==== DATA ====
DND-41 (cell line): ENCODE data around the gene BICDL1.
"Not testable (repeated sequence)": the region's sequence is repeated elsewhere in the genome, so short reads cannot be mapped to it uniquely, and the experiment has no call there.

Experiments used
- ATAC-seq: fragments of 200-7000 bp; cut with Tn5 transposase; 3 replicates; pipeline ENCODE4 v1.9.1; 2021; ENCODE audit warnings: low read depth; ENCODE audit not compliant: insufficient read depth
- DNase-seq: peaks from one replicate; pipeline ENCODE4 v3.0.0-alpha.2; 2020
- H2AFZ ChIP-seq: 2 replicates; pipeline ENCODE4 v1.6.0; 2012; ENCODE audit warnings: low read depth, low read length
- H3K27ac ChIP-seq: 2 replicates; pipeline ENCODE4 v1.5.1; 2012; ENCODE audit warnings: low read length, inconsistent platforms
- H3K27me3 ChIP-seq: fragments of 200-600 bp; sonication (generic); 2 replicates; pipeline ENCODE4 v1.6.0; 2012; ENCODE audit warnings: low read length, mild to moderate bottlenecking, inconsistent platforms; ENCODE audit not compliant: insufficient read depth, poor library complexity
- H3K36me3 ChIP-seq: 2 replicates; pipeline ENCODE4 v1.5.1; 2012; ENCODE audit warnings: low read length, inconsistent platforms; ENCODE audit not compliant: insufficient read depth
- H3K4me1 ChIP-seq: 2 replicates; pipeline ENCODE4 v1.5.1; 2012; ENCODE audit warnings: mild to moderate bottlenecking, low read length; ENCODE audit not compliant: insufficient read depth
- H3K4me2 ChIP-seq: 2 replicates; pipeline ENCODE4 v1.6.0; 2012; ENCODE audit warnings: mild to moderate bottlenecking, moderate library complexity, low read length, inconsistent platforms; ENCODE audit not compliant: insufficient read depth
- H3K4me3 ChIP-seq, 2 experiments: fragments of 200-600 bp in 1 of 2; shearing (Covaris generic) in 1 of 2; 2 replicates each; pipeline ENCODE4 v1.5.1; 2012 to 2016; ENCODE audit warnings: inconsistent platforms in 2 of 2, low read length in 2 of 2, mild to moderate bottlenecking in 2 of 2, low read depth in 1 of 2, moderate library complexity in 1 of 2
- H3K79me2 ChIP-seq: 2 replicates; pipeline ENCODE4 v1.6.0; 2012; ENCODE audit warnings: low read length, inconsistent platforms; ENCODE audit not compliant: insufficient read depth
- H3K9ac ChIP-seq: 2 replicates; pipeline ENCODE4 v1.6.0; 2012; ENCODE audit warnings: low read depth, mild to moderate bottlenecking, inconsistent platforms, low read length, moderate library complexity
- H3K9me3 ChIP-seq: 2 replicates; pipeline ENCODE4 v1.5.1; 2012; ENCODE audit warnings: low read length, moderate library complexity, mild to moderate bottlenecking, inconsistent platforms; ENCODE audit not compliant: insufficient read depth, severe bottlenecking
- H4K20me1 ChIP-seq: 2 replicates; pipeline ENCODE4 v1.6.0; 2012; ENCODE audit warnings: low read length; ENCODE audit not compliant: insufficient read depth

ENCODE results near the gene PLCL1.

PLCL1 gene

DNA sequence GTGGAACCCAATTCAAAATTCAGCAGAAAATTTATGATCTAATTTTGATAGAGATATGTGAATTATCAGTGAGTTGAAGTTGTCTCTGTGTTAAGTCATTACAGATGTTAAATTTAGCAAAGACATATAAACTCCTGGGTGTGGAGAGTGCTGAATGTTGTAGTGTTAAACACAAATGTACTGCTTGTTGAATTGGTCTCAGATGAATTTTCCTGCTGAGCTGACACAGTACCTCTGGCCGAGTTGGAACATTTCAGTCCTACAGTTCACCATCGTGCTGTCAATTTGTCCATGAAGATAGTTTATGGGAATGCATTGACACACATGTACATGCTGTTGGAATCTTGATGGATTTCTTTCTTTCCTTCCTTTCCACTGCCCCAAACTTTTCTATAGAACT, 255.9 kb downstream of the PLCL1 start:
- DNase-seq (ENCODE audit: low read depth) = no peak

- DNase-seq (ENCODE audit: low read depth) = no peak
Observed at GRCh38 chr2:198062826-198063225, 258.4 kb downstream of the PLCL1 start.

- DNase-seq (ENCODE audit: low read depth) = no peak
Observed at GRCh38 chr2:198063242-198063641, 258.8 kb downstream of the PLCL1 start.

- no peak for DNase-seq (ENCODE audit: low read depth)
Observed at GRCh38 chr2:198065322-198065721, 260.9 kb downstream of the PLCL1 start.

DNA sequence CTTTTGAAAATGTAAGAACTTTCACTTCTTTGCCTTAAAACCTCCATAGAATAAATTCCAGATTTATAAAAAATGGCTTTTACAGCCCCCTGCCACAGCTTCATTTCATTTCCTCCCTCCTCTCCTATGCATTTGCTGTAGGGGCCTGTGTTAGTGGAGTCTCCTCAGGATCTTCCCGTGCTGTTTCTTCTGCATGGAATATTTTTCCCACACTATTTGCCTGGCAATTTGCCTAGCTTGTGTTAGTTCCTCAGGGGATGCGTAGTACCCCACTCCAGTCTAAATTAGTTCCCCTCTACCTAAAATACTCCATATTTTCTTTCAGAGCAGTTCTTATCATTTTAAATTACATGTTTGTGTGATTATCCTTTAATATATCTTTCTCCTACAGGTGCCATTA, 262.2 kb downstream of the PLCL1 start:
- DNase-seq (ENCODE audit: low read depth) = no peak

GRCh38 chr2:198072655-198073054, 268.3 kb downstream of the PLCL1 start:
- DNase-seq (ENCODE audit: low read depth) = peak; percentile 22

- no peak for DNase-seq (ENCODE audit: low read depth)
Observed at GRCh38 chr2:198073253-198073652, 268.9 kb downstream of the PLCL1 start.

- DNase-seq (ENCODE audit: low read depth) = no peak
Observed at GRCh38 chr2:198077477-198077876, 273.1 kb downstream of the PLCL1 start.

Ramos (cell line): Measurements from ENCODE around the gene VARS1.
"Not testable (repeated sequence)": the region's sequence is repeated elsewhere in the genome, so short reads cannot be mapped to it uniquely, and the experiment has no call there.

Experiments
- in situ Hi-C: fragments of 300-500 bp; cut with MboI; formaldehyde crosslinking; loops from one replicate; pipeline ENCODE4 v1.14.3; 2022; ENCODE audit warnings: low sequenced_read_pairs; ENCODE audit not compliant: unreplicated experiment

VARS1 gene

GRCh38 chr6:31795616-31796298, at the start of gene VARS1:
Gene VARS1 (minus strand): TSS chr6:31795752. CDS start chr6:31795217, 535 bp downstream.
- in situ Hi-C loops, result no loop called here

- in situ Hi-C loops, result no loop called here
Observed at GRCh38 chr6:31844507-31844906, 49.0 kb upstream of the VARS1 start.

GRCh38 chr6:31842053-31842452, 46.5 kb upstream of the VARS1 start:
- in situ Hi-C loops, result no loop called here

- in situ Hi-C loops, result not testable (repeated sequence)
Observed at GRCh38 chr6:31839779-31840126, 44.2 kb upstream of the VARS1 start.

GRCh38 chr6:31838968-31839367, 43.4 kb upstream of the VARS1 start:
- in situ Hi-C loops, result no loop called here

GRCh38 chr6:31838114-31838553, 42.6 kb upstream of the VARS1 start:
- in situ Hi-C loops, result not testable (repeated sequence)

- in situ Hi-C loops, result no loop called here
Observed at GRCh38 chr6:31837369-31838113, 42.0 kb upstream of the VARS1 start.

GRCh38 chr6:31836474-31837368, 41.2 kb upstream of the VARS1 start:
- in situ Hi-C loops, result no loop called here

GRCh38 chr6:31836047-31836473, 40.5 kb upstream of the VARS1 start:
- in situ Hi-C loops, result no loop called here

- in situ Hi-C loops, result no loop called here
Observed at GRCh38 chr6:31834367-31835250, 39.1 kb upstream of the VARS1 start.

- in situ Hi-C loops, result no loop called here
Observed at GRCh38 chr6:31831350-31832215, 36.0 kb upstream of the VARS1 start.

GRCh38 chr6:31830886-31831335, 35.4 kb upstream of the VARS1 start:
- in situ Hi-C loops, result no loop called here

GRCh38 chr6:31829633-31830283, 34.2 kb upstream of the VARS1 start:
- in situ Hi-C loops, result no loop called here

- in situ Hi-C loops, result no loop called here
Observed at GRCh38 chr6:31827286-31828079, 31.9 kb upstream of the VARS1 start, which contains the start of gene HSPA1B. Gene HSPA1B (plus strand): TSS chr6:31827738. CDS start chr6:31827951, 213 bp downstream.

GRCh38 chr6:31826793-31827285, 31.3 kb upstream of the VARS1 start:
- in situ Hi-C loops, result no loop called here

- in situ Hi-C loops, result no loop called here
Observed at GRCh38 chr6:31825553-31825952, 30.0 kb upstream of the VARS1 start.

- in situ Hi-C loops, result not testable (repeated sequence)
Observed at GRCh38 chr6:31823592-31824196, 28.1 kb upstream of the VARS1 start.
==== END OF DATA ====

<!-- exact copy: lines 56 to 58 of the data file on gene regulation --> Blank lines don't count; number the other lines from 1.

- in situ Hi-C loops, result no loop called here

GRCh38 chr6:31836047-31836473, 40.5 kb upstream of the VARS1 start:
- in situ Hi-C loops, result no loop called here